Froggy Flower Power
The social upheaval in the United State of the 1960’s is sometimes summed up with the catchy phrase “flower power”. What this really means is lost someplace deep the mind of an original hippie somewhere. Flowers are the reproductive parts of a the plant, understanding this basic botanical anatomy changes the meaning of the phrase quite drastically. No matter what it means the phrase has become a symbol of the social and environmental movements started, largely, in the 1960’s.
Flowers are serve as an oasis for many species of insects. Their plentiful nectar is reserved only for those that have the right tools to get it. Some present their good quite flamboyantly, other are much more subtle. Like my previous post Spider Sniper details flowers also attract a variety of predators to take advantage of the bountiful prey.
Like the watering hole in the drought stricken African Savannah, predators of all types flock toward flowers with the simple knowledge that eventually their prey will have to come to them. My previous post detailed how the crab spider sits patiently for its prey, but there are larger predators out there…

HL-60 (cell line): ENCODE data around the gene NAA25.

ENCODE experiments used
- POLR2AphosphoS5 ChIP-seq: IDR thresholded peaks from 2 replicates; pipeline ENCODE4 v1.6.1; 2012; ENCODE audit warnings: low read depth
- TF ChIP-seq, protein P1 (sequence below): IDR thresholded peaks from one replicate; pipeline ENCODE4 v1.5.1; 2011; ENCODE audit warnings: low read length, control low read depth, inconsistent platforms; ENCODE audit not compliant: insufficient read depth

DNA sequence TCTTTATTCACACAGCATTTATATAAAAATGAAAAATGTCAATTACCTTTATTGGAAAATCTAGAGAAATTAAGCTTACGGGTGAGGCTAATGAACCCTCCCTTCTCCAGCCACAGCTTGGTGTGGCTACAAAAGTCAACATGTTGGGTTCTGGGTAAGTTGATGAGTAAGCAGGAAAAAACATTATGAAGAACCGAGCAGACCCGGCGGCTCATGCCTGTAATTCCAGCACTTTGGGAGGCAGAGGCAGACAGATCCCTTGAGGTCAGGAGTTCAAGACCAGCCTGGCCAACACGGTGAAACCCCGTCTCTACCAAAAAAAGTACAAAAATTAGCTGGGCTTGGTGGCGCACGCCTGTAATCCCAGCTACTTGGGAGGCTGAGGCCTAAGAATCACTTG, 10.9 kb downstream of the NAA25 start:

As the old adage goes “There is always a larger fish in the pond”, so too does this statement ring true with every other ecosystem on earth. Every predator must be on guard because it is also prey. The predatory crab spider from Spider Sniper would be a crunchy morsel for this young tree frog. The tree frogs invade my flower garden each summer to feast on the plethora of invertebrates that have come to garden to feed (on the flowers or other invertebrates). A keen eye can spot a frog on nearly every plant, patiently waiting for its prey to make an appearance.
Tree Frogs may be the top predator of the plant or the leaf but they certainly do not own the garden. They must avoid becoming prey for snakes, birds, weasels, shrews and a myriad of other predators.
Tree Frogs can change color from gray to green to match the color of their background, and hopefully avoid detection by predators.
This young frog recently emerged as an adult from the vernal pool just feet behind my garden. It’s head still looks more like a tadpole than an adult frog and there is still a little vestigial tail from its days as an aquatic larvae.
Now this frog might look like I posed it for the shot, but I assure you this is where I found this particular frog. It is one of those moments that is just too perfect to pass up. A tiny frog sitting on the head of a dew covered daisy. (cue the “AAWWWW”)
I really like the one above, you can see the Bee Balm just out of focus in the back.
Here the little frog waits for its invertebrate prey. The carnage of the struggle for life happening in my own peaceful garden. If “flower power” is supposed to make a call for peace and tranquility, then those individuals who chant the call have never truly witnessed the simple struggle for survival that occurs in every garden around the world. Nature is not peaceful, or tranquil despite the delicate appearance. Nature is a gloves off fight to the death and only the victors live to see another dawn, “Flower Power” indeed.